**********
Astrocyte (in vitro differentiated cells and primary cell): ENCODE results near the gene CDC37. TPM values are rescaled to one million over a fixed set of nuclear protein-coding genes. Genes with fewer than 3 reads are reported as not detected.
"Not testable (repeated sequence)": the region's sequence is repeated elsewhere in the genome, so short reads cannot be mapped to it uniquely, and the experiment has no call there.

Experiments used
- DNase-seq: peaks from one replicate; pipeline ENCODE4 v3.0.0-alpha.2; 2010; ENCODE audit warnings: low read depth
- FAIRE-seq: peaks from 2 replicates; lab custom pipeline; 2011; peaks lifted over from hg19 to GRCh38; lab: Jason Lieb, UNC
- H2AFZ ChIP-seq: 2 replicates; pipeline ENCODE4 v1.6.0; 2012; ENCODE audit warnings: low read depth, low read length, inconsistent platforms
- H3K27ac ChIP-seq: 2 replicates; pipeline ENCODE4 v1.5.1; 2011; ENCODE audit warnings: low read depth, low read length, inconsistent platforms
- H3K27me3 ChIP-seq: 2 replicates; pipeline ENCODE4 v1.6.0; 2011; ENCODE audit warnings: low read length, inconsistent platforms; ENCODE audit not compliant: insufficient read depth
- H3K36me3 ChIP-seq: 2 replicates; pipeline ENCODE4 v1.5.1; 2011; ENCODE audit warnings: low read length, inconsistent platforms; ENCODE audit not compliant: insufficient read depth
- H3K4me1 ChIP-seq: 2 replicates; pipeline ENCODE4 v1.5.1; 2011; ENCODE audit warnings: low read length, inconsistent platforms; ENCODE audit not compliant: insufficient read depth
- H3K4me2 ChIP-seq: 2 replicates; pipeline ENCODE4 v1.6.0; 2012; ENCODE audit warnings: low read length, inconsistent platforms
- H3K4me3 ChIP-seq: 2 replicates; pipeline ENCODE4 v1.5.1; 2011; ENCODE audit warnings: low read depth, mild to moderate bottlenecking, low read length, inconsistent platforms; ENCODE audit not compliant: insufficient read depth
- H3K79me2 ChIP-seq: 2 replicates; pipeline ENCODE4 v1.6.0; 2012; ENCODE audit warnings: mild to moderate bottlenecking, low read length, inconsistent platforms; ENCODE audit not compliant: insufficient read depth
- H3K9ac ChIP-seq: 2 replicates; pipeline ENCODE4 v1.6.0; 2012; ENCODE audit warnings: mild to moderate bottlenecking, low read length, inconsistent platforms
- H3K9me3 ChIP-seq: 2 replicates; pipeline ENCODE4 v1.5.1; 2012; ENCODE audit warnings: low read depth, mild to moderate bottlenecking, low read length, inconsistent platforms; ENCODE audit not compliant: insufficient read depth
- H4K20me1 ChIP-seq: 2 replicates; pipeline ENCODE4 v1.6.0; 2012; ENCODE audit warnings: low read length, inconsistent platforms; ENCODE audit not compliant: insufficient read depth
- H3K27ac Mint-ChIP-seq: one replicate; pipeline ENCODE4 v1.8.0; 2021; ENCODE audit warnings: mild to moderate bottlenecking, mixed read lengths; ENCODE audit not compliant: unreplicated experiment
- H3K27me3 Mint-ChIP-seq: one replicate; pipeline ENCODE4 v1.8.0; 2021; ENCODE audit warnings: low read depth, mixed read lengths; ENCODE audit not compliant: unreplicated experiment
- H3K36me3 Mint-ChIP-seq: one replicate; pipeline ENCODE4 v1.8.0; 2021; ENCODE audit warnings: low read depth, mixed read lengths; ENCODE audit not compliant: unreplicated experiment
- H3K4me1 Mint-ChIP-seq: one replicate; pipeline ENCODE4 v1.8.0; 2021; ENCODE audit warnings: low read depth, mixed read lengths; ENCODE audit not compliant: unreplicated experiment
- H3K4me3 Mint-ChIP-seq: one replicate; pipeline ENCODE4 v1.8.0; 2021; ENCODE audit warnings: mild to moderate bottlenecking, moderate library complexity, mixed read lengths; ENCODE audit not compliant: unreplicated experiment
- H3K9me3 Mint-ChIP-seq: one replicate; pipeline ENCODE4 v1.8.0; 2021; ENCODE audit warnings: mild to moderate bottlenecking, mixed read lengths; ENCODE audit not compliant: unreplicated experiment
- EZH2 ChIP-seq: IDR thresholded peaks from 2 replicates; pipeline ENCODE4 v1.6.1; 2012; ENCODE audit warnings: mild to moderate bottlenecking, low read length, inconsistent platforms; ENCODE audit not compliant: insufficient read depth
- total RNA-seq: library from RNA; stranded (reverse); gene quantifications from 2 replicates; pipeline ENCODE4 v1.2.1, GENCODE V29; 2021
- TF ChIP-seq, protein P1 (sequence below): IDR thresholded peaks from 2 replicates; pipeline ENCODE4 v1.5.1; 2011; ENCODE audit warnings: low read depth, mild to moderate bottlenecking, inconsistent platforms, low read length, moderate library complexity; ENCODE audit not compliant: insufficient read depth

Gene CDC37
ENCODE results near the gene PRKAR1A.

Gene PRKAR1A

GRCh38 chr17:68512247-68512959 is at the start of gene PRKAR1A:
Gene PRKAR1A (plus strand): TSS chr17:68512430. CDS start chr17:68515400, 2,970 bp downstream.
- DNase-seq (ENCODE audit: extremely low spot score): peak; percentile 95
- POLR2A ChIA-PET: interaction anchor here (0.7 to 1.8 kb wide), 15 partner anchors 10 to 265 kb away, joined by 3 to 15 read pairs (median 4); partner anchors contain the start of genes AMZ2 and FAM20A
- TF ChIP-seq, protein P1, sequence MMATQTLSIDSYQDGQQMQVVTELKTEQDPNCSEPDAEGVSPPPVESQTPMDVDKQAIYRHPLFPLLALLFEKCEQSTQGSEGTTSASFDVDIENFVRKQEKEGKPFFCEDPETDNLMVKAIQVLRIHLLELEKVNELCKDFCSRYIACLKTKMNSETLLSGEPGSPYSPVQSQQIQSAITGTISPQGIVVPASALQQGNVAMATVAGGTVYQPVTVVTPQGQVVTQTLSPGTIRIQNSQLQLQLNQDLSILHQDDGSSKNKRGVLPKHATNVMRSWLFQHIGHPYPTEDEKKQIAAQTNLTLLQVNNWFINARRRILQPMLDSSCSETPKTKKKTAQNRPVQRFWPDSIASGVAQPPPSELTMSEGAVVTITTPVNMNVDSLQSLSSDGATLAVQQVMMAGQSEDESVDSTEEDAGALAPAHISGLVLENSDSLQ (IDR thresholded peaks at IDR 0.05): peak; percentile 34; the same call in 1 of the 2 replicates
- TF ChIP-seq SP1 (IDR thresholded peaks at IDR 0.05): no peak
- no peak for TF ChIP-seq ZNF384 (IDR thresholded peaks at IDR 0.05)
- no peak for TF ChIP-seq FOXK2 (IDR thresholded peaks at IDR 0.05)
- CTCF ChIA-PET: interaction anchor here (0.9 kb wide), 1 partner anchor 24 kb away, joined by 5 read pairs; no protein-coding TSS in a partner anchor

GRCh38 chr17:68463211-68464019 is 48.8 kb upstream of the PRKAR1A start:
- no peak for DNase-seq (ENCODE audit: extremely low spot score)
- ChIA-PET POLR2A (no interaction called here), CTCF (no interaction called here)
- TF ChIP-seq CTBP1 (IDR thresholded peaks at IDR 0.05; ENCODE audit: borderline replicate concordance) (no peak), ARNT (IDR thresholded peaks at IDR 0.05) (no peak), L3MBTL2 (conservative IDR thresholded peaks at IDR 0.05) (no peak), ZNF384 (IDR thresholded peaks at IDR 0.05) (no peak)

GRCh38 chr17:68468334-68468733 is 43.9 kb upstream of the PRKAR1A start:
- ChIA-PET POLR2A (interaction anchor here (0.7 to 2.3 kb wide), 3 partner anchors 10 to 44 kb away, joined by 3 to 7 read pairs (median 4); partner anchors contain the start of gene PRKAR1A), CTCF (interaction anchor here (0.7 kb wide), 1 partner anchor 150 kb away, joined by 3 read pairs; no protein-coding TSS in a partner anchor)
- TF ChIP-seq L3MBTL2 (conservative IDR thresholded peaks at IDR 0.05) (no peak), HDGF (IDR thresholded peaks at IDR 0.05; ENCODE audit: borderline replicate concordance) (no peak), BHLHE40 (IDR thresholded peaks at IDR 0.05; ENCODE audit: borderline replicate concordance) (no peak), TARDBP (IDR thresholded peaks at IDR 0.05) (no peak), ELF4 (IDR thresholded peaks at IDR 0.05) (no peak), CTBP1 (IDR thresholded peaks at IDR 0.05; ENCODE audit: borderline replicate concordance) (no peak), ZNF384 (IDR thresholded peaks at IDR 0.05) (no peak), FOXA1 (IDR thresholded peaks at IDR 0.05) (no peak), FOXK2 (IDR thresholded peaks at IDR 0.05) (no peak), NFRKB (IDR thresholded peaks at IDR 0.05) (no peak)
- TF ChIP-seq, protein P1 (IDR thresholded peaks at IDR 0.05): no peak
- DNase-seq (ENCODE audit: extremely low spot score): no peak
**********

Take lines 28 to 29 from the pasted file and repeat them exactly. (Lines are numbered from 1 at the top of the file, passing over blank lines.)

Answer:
Gene PRKAR1A

GRCh38 chr17:68512247-68512959 is at the start of gene PRKAR1A: